Resampling and permutation tests in SAS

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My colleagues at the SAS & R blog recently posted an example of how to program a permutation test in SAS and R. Their SAS implementation used Base SAS and was "relatively cumbersome" (their words) when compared with the R code. In today's post I implement the permutation test in SAS/IML. This provides an apples-to-apples comparison because both SAS/IML and R are matrix-vector languages.

This permutation test is a simple resampling exercise that could be assigned as a homework problem in a classroom. If you are at a college or university, remember that SAS/IML is available for free for all academic users through the SAS University Edition.

Permutation tests in SAS/IML

The analysis was motivated by a talk about using computational methods to illuminate statistical analyses. The data are the number of mosquitoes that were attracted to human volunteers in an experiment after each volunteer had consumed either a liter of beer (n=25) or water (n=18). The following statements assign the experimental data to two SAS/IML vectors and compute the observed difference between the means of the two groups:

proc iml;
G1 = {27, 19, 20, 20, 23, 17, 21, 24, 31, 26, 28, 20, 27, 19, 25, 31, 24, 28, 24, 29, 21, 21, 18, 27, 20};
G2 = {21, 19, 13, 22, 15, 22, 15, 22, 20, 12, 24, 24, 21, 19, 18, 16, 23, 20};
obsdiff = mean(G1) - mean(G2);
print obsdiff;
t_permutationtest

The experimenters observed that, on average, people who drank beer attracted 4.4 more mosquitoes than people who drank water. The statistical question is, "What is the probability of observing a difference of this magnitude (or bigger) by chance if the beverages have no effect?" You can answer this question by using a permutation test to perform a nonparametric version of the t test. The null hypothesis is that there is no difference between the mean number of mosquitoes that were attracted to each experimental group (beer or water).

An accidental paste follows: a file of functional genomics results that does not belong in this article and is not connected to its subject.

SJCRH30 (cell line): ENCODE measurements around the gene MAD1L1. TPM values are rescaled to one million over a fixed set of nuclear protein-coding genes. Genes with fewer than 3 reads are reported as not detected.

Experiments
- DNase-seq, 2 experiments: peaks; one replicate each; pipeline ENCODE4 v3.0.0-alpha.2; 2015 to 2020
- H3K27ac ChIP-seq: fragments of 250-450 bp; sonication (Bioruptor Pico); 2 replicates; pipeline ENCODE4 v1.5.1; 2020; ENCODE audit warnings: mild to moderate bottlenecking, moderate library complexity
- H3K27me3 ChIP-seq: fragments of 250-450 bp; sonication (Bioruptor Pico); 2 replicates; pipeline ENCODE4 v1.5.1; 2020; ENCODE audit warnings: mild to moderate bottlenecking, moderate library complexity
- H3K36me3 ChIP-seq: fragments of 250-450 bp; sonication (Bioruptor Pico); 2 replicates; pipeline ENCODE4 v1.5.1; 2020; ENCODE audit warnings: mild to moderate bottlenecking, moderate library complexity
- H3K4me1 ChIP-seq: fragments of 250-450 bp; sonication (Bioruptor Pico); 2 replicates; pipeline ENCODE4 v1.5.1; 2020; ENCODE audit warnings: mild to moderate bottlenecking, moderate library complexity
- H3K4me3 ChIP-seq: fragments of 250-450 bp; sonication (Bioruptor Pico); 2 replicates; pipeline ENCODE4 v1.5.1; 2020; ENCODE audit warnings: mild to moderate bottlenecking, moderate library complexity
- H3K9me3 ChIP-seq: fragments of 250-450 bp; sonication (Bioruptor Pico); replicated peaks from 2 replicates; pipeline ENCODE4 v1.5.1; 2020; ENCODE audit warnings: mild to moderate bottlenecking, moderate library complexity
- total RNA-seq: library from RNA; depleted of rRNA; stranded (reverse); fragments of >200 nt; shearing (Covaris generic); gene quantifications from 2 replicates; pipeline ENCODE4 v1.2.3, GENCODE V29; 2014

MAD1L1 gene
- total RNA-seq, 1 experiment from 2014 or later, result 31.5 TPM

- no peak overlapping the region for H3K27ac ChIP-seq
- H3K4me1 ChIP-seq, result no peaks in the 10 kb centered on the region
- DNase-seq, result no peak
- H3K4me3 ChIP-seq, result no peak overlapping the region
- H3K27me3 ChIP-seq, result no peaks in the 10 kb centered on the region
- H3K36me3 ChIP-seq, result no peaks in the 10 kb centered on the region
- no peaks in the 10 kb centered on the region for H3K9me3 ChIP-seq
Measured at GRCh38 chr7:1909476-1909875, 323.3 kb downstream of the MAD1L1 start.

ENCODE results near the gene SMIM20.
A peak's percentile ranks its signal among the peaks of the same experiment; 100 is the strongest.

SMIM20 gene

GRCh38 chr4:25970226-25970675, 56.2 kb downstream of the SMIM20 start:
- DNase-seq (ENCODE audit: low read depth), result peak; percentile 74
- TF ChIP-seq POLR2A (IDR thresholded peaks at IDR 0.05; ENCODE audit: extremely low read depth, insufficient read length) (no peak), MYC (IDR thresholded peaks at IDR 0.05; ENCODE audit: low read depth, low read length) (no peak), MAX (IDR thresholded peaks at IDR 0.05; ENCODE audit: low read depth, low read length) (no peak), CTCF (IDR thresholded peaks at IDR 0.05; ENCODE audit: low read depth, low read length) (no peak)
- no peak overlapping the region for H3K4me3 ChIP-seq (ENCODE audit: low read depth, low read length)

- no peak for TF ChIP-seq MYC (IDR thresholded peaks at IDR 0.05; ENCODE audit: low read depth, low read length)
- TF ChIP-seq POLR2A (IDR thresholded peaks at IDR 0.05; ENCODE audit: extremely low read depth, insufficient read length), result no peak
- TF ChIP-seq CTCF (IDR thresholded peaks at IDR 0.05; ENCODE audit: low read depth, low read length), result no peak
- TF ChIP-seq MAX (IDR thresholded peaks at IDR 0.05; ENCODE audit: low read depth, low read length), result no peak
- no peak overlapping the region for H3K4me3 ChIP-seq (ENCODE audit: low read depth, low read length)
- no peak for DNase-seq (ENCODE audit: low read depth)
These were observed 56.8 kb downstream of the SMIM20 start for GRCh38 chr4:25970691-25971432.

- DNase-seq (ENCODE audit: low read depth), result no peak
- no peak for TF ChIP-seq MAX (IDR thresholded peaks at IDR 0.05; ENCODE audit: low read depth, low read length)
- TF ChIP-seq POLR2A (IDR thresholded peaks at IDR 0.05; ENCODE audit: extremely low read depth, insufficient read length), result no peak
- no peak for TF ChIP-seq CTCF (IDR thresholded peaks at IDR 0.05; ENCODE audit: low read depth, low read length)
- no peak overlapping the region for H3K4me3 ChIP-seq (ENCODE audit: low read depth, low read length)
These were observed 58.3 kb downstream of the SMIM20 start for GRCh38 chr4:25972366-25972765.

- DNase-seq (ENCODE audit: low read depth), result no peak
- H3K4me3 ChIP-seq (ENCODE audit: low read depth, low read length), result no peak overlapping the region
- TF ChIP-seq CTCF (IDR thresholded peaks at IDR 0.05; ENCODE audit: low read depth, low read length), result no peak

The permutation test enables you to generate the null distribution. Draw 25 random observations from the data and assign them to Group 1; assign the other 18 observations to Group 2. Compute the difference between the means of each group. Repeat these two steps many times to approximate the null distribution. The following SAS/IML statements use the SAMPLE function in SAS/IML to permute the data. The permutation step is repeated 9,999 times so that (adding in the original data order) there are a total of 10,000 permutations of the data:

call randseed(12345);                             /* set random number seed */
alldata = G1 // G2;                        /* stack data in a single vector */
N1 = nrow(G1);  N = N1 + nrow(G2);
NRepl = 9999;                                     /* number of permutations */
nulldist = j(NRepl,1);                   /* allocate vector to hold results */
do k = 1 to NRepl;
   x = sample(alldata, N, "WOR");                       /* permute the data */
   nulldist[k] = mean(x[1:N1]) - mean(x[(N1+1):N]);  /* difference of means */
end;
 
title "Histogram of Null Distribution";
refline = "refline " + char(obsdiff) + " / axis=x lineattrs=(color=red);";
call Histogram(nulldist) other=refline;
permutationtest

The histogram shows the distribution of mean differences that were computed under the assumption of the null hypothesis. The observed difference between the beer and water groups (the vertical red line at 4.38) is way off in the tail. Since the null hypothesis is not a likely explanation for the observed difference, we reject it. We conclude that mosquitoes are attracted differently to the two groups (beer and water).

If you would like to compute the empirical p-value for the null distribution, that is easily accomplished:

pval = (1 + sum(abs(nulldist) >= abs(obsdiff))) / (NRepl+1);
print pval;
t_permutationtest2